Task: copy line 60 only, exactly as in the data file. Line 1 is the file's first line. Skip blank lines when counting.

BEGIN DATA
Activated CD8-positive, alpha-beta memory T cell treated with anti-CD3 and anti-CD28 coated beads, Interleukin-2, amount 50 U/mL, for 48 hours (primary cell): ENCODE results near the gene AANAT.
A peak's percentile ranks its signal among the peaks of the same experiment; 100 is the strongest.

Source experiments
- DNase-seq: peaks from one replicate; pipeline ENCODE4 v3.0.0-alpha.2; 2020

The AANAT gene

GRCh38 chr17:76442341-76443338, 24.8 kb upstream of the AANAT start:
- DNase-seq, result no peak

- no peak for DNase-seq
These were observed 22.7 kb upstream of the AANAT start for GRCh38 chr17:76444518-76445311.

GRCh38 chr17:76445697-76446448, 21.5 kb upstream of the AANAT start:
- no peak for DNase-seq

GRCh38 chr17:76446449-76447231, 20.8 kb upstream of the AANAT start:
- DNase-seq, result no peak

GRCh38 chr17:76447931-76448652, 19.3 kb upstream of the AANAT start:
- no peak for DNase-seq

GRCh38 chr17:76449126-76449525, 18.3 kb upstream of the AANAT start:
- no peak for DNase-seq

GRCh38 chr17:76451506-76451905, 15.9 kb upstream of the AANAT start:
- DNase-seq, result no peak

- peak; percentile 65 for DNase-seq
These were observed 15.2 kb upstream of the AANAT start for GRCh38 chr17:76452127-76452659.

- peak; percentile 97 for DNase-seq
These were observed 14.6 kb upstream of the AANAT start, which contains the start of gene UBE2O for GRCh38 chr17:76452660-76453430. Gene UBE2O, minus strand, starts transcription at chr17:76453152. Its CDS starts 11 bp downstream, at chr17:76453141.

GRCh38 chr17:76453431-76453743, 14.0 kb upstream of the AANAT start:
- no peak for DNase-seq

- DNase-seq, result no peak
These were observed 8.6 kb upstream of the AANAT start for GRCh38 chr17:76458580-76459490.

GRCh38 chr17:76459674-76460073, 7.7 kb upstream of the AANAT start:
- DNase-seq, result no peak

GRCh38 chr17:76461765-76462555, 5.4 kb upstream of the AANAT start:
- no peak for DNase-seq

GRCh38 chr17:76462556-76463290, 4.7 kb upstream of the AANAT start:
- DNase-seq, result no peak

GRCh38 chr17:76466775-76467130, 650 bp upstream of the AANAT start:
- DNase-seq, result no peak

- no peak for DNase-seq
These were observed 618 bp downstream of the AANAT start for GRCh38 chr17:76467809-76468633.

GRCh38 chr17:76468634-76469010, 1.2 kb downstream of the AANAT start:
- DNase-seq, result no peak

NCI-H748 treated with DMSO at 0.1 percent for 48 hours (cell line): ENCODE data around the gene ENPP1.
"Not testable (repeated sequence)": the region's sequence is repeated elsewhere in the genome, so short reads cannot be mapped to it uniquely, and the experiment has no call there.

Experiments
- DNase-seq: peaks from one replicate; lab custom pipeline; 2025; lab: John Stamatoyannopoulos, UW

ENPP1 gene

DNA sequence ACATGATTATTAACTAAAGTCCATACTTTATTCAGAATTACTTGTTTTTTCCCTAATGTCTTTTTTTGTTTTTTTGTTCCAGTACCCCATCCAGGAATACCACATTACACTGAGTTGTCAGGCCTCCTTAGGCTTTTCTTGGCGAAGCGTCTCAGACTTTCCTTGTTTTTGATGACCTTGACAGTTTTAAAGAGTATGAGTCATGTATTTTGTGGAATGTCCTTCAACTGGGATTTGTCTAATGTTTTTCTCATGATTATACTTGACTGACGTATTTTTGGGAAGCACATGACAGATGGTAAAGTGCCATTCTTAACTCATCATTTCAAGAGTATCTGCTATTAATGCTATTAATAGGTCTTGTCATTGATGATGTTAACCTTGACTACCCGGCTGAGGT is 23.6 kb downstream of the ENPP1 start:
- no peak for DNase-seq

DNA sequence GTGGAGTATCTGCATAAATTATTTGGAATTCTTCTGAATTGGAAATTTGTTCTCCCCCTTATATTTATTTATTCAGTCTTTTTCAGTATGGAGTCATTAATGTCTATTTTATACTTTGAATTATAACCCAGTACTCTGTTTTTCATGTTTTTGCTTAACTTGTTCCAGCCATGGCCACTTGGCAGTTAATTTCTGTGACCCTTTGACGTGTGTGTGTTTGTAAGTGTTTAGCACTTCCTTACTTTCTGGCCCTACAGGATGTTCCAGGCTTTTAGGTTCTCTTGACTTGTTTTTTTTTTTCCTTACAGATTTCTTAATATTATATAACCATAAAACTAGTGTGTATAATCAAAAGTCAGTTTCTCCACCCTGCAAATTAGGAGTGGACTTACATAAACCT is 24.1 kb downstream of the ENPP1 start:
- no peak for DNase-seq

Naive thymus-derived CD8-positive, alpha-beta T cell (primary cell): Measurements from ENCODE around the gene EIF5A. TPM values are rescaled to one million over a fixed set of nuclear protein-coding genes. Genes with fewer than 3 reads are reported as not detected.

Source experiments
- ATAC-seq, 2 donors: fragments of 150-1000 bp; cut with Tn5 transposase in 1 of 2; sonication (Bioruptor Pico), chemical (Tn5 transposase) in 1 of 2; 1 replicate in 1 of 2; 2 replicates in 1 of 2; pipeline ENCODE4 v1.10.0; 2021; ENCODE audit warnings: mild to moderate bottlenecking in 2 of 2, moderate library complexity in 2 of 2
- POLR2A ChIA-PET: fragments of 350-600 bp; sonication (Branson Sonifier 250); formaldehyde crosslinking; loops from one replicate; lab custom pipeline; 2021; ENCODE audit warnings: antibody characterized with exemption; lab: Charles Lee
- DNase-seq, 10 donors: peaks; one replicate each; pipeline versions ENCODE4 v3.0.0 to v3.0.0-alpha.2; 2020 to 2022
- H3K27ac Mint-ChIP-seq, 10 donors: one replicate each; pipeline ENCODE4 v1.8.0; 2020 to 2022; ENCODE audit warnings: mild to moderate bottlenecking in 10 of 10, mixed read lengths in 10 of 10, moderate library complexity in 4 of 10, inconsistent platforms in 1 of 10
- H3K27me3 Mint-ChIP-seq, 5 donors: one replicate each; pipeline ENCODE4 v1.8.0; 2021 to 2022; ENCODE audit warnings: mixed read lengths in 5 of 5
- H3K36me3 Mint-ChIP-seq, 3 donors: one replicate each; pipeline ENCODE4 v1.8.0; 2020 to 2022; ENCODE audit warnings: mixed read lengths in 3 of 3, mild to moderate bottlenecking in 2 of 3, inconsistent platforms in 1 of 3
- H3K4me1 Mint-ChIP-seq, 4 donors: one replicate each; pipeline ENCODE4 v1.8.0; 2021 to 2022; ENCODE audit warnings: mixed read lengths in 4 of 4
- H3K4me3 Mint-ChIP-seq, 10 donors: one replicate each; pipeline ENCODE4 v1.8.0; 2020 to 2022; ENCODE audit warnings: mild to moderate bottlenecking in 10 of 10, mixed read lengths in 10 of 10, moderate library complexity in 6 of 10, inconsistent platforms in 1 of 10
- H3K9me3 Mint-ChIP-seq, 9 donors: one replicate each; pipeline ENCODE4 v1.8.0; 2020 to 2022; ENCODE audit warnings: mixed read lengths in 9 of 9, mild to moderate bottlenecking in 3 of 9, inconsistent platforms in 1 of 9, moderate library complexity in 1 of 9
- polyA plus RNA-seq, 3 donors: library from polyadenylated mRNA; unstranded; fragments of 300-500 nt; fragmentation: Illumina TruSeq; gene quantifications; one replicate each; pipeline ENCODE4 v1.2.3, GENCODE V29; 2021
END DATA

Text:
- polyA plus RNA-seq, 3 donors: library from polyadenylated mRNA; unstranded; fragments of 300-500 nt; fragmentation: Illumina TruSeq; gene quantifications; one replicate each; pipeline ENCODE4 v1.2.3, GENCODE V29; 2021